United States District Court, N.D. Texas, Dallas Division
FINDINGS. CONCLUSIONS AND RECOMMENDATION OF THE
UNITED STATES MAGISTRATE JUDGE
D. SSTICKNEY UNITED STATES MAGISTRATE JUDGE.
cause of action was referred to the United States Magistrate
Judge pursuant to the provisions of Title 28, United States
Code, Section 636(b), as implemented by an order of the
United States District Court for the Northern District of
Texas. The Findings, Conclusions and Recommendation of the
United States Magistrate Judge follow:
the Court is Petitioner's motion for relief from judgment
under Fed.R.Civ.P. 60(b). For the foregoing reasons, the
Court finds the motion should be construed as a successive
petition under 28 U.S.C. § 2255 and transferred to the
Fifth Circuit Court of Appeals.
was one of fourteen defendants who were in indicted on
charges related to an illegal kickback scheme between
real-estate developers and officials with the City of Dallas,
Texas. Petitioner was charged in Counts Ten through Twelve
(conspiracy to commit bribery and specific counts of
bribery), Counts Fifteen and Sixteen (conspiracy to commit
extortion and one count of extortion), Count Eighteen
(conspiracy to commit honest-services wire fraud), and Count
Nineteen (conspiracy to commit money laundering). On October
5, 2009, a jury convicted Petitioner on all seven counts, but
the district court entered a judgment of acquittal on Count
Eighteen. On February 26, 2010, the court varied below the
guideline range of 292 to 365 months and sentenced Petitioner
to 168 months in prison. On August 2, 2013, the Fifth Circuit
Court of Appeals affirmed Petitioner's conviction and
August 5, 2014, Petitioner filed a petition to vacate,
set-aside or correct sentence pursuant to 28 U.S.C. §
2255. On September 1, 2015, the magistrate judge entered
findings, conclusions, and a recommendation that the petition
be denied. On September 5, 2015, Petitioner filed an
interlocutory appeal with the Fifth Circuit Court of Appeals.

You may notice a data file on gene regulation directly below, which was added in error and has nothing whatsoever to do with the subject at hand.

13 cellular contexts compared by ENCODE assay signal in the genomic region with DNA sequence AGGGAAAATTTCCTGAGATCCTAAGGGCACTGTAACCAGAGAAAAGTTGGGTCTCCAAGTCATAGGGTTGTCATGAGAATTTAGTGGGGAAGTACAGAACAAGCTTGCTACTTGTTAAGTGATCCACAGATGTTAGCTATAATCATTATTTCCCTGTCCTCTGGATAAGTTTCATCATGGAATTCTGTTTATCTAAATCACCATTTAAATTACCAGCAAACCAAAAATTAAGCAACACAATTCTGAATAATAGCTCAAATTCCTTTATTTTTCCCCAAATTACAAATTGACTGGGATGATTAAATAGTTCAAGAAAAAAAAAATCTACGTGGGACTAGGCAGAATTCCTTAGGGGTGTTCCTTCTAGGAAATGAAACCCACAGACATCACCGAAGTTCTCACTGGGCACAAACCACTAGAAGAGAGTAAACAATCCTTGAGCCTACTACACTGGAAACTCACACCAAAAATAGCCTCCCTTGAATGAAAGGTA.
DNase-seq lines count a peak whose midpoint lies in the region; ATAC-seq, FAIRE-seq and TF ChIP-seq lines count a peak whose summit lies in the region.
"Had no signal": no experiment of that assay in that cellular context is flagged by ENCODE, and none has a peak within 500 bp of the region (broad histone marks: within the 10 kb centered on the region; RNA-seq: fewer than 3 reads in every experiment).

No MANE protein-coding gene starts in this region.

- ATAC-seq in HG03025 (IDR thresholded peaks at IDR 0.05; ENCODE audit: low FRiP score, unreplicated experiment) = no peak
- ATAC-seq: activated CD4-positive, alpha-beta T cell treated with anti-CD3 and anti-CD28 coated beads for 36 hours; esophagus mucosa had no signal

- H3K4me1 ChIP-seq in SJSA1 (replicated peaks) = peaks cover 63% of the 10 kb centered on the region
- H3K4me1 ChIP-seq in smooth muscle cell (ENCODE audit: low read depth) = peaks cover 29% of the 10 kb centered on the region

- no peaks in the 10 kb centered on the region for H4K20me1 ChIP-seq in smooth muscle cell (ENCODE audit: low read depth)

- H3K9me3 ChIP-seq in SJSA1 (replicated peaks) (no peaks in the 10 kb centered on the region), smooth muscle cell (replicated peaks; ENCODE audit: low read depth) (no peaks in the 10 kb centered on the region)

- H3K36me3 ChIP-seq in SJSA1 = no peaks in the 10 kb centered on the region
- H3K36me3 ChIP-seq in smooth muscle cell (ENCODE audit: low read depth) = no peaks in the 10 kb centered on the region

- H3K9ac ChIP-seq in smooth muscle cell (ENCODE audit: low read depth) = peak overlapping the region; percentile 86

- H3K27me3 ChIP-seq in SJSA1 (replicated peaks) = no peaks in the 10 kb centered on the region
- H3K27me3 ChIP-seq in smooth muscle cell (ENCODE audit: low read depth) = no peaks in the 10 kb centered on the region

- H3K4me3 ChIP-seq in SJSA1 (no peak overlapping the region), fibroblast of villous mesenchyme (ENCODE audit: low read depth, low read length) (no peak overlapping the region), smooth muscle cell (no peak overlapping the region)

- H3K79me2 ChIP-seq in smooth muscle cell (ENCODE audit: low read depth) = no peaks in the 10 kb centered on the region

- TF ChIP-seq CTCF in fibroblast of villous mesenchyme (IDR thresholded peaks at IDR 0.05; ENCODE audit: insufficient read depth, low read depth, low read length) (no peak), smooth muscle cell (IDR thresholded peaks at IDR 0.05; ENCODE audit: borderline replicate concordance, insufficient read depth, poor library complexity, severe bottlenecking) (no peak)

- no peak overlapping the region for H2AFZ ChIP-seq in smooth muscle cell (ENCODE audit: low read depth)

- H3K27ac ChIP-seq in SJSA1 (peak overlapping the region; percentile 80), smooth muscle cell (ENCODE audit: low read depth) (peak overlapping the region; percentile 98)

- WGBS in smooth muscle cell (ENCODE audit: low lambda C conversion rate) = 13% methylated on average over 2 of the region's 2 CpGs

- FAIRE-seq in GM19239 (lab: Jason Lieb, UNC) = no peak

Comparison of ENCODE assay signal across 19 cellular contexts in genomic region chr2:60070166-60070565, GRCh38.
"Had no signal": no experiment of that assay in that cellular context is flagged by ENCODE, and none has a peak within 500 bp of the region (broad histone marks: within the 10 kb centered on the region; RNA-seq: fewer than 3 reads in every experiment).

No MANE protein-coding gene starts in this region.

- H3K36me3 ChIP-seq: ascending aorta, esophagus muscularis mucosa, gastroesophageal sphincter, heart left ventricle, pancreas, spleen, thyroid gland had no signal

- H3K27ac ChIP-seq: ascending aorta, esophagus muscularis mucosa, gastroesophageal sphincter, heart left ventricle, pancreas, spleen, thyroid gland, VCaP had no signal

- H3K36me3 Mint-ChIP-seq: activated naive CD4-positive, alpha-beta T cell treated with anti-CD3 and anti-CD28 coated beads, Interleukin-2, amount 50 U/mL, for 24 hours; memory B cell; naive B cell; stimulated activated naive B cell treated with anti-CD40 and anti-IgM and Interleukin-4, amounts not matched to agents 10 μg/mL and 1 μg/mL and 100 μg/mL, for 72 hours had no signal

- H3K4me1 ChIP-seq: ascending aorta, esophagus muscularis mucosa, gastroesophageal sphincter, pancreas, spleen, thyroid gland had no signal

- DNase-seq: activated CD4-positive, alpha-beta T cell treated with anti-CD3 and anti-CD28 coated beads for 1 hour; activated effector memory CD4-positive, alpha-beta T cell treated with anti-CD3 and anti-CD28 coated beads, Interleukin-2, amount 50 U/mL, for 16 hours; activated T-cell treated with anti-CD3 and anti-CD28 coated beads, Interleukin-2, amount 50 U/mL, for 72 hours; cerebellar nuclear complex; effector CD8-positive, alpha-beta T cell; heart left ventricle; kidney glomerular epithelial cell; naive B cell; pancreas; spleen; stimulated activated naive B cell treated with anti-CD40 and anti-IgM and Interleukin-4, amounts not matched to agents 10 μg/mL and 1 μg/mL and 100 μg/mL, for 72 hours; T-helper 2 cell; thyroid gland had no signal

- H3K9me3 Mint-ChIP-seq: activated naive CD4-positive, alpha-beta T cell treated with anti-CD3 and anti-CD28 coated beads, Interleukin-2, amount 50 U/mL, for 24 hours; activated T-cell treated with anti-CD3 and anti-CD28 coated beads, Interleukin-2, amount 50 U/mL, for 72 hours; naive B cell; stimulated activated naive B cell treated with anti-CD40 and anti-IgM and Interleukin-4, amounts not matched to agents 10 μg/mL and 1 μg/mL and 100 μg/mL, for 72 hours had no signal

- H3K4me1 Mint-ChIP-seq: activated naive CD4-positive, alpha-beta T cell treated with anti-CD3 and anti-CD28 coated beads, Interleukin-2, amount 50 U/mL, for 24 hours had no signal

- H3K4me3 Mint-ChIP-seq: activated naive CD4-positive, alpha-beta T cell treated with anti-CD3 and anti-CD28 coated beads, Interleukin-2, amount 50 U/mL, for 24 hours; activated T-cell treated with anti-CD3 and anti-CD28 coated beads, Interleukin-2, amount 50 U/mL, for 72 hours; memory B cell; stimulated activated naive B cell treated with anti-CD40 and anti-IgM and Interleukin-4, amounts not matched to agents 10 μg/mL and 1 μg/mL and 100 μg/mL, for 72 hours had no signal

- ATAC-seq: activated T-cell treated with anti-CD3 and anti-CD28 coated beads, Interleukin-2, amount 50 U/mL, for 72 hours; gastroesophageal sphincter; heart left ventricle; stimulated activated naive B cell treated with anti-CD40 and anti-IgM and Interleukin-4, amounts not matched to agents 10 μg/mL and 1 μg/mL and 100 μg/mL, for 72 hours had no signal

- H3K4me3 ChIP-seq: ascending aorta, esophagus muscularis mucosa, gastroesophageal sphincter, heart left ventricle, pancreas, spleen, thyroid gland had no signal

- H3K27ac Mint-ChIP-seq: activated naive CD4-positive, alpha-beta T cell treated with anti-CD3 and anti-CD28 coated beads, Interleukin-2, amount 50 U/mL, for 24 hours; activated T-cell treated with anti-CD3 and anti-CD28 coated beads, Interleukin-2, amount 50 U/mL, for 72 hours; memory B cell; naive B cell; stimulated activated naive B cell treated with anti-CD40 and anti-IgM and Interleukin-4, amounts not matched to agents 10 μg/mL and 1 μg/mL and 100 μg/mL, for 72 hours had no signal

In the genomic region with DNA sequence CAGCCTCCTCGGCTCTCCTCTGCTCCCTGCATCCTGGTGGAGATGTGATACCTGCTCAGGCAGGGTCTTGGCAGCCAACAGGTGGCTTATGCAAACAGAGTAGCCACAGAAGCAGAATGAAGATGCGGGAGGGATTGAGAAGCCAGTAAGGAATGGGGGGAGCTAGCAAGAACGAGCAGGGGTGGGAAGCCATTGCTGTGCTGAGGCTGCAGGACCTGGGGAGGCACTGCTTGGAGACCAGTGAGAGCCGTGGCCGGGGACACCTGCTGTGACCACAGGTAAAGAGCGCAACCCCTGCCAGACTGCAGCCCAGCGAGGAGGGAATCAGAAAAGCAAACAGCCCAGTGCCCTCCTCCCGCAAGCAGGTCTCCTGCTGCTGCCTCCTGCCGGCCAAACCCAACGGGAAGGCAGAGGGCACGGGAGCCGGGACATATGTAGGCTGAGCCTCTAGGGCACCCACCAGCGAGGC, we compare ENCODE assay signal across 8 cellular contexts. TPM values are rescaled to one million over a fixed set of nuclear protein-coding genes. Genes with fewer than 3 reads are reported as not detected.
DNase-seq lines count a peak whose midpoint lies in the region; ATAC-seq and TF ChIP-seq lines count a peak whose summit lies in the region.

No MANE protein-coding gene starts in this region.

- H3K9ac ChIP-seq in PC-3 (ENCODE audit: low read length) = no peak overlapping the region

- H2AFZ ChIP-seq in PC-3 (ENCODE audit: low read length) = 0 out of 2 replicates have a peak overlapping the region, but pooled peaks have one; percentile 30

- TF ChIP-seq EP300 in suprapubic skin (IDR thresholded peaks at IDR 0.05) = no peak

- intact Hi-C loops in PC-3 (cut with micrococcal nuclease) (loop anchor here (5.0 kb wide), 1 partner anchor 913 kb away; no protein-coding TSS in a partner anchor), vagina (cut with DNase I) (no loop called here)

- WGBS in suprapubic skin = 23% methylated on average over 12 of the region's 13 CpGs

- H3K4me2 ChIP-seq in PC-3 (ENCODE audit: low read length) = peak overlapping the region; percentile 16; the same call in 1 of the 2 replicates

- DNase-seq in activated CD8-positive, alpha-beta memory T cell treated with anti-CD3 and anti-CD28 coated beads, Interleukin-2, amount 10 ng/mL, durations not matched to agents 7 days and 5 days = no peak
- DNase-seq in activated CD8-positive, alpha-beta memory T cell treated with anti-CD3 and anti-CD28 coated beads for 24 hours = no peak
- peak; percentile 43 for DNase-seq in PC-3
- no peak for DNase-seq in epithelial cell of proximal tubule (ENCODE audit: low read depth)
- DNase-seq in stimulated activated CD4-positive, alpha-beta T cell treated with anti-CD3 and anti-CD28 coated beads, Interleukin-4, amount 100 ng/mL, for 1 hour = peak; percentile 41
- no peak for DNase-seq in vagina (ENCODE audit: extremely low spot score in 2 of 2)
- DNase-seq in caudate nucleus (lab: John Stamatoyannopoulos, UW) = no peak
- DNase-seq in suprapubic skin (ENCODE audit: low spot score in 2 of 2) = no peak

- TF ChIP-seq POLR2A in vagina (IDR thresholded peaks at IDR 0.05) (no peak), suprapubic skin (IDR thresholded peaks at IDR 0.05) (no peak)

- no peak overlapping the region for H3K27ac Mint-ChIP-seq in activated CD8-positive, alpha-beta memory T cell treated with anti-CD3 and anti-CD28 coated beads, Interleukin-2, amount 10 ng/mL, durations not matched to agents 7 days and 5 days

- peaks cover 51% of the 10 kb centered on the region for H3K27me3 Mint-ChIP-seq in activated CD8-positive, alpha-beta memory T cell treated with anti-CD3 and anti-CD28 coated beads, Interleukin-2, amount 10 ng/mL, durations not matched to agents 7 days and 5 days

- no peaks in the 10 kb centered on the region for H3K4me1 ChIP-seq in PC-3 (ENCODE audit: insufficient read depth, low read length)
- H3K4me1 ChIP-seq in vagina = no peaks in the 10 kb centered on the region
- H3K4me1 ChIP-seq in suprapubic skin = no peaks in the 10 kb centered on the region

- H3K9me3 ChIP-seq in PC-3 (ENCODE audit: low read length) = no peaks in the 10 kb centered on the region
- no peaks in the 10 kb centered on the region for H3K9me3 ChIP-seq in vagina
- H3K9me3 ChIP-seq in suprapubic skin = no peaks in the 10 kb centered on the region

On September 21, 2015, the district court denied the petition
on the merits. On December 16, 2015, the Fifth Circuit
dismissed Petitioner's interlocutory appeal for lack of
jurisdiction. Lee v. United States, No. 15-10887
(5th Cir. Dec. 16, 2015).
March 22, 2017, Petitioner filed the instant Rule 60(b)
motion. He argues he has new evidence that the government
failed to disclose evidence in violation of Brady v.
Maryland, 373 U.S. 83 (1963). Petitioner's motion
attacks the judgment of conviction in his criminal case. Such
a motion is properly construed as a petition under to 28
U.S.C. § 2255. See Jeffers v. Chandler, 253
F.3d 827, 830 (5th Cir. 2001) ("Section 2255 provides
the primary means of collaterally attacking a federal
conviction and sentence."); Cox v. Warden, Fed.
Detention Center, 911 F.2d 1111, 1113 (5th Cir. 1990)
Antiterrorism and Effective Death Penalty Act of 1996 limits
the circumstances under which a federal prisoner may file a
second or successive motion for post-conviction relief.
Antiterrorism and effective death penalty act, Pub. L.
104-132, 110 Stat. 1214 (1996). A defendant must show that
the successive motion is based on: (1) newly discovered
evidence that, if proven and viewed in light of the evidence
as a whole, would be sufficient to establish by clear and
convincing evidence that no reasonable factfinder would have
found him guilty of the offense; or (2) a new rule of
constitutional law, made retroactive to cases on collateral
review by the Supreme Court, that was previously unavailable.
28 U.S.C. § 2255. This determination must be made by a
three-judge panel of the court of appeals before defendant
files his motion in district court. 28 U.S.C. §§
2241 and 2255.
Fifth Circuit has not issued an order authorizing this Court
to consider the successive motion. Petitioner must obtain
such an order before another motion for post-conviction
relief is filed.
Court recommends that the Rule 60(b) motion be construed as a
petition to vacate, set-aside, or correct sentence under 28
U.S.C. § 2255 and that the petition be TRANSFERRED to
the United States Court of Appeals for the Fifth Circuit
pursuant to In re Epps, 127 F.3d 364,
FOR SERVICE AND NOTICE OF RIGHT TO
of this report and recommendation shall be served on all
parties in the manner provided by law. Any party who objects
to any part of this report and recommendation must file
specific written objections within 14 days after being served
with a copy. See 28 U.S.C. § 636(b)(1);
Fed.R.Civ.P. 72(b). In order to be specific, an objection
must identify the specific finding or recommendation to which
objection is made, state the basis for the objection, and
specify the place in the magistrate judge's report and
recommendation where the disputed determination is found. An
objection that merely incorporates by reference or refers to
the briefing before the magistrate judge is not specific.
Failure to file specific written objections will bar the
aggrieved party from appealing the factual findings and ...